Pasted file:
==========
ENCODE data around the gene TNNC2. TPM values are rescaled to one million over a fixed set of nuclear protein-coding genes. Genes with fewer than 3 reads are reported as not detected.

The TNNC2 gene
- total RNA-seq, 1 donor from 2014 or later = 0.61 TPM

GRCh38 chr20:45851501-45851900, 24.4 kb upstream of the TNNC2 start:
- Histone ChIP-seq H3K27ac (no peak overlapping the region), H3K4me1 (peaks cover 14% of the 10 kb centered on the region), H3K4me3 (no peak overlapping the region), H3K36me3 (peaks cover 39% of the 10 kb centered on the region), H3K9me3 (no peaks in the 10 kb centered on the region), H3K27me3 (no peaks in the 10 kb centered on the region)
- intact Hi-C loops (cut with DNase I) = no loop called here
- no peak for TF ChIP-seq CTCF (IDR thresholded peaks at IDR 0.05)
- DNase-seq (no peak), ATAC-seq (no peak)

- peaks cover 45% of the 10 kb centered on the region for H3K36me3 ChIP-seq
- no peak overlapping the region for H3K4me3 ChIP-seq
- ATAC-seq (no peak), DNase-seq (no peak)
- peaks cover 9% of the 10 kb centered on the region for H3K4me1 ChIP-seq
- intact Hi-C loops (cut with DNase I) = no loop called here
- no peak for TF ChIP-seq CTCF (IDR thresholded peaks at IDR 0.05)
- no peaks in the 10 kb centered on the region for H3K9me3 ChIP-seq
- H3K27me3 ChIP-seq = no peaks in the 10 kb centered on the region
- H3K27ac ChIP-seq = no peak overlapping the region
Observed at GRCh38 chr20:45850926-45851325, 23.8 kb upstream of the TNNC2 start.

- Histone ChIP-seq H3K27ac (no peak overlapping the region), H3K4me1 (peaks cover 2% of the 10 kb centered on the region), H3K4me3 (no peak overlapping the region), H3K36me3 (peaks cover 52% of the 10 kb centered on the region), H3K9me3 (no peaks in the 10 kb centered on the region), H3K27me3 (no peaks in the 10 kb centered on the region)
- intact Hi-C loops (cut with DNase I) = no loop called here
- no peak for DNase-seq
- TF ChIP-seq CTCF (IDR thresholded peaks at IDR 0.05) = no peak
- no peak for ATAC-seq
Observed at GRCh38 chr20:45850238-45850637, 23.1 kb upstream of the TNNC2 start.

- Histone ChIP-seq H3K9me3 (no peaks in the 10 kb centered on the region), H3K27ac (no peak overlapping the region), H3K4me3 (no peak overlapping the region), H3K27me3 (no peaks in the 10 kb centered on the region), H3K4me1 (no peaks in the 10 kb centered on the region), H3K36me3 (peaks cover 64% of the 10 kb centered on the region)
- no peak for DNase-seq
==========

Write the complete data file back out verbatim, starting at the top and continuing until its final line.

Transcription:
ENCODE data around the gene TNNC2. TPM values are rescaled to one million over a fixed set of nuclear protein-coding genes. Genes with fewer than 3 reads are reported as not detected.

The TNNC2 gene
- total RNA-seq, 1 donor from 2014 or later = 0.61 TPM

GRCh38 chr20:45851501-45851900, 24.4 kb upstream of the TNNC2 start:
- Histone ChIP-seq H3K27ac (no peak overlapping the region), H3K4me1 (peaks cover 14% of the 10 kb centered on the region), H3K4me3 (no peak overlapping the region), H3K36me3 (peaks cover 39% of the 10 kb centered on the region), H3K9me3 (no peaks in the 10 kb centered on the region), H3K27me3 (no peaks in the 10 kb centered on the region)
- intact Hi-C loops (cut with DNase I) = no loop called here
- no peak for TF ChIP-seq CTCF (IDR thresholded peaks at IDR 0.05)
- DNase-seq (no peak), ATAC-seq (no peak)

- peaks cover 45% of the 10 kb centered on the region for H3K36me3 ChIP-seq
- no peak overlapping the region for H3K4me3 ChIP-seq
- ATAC-seq (no peak), DNase-seq (no peak)
- peaks cover 9% of the 10 kb centered on the region for H3K4me1 ChIP-seq
- intact Hi-C loops (cut with DNase I) = no loop called here
- no peak for TF ChIP-seq CTCF (IDR thresholded peaks at IDR 0.05)
- no peaks in the 10 kb centered on the region for H3K9me3 ChIP-seq
- H3K27me3 ChIP-seq = no peaks in the 10 kb centered on the region
- H3K27ac ChIP-seq = no peak overlapping the region
Observed at GRCh38 chr20:45850926-45851325, 23.8 kb upstream of the TNNC2 start.

- Histone ChIP-seq H3K27ac (no peak overlapping the region), H3K4me1 (peaks cover 2% of the 10 kb centered on the region), H3K4me3 (no peak overlapping the region), H3K36me3 (peaks cover 52% of the 10 kb centered on the region), H3K9me3 (no peaks in the 10 kb centered on the region), H3K27me3 (no peaks in the 10 kb centered on the region)
- intact Hi-C loops (cut with DNase I) = no loop called here
- no peak for DNase-seq
- TF ChIP-seq CTCF (IDR thresholded peaks at IDR 0.05) = no peak
- no peak for ATAC-seq
Observed at GRCh38 chr20:45850238-45850637, 23.1 kb upstream of the TNNC2 start.

- Histone ChIP-seq H3K9me3 (no peaks in the 10 kb centered on the region), H3K27ac (no peak overlapping the region), H3K4me3 (no peak overlapping the region), H3K27me3 (no peaks in the 10 kb centered on the region), H3K4me1 (no peaks in the 10 kb centered on the region), H3K36me3 (peaks cover 64% of the 10 kb centered on the region)
- no peak for DNase-seq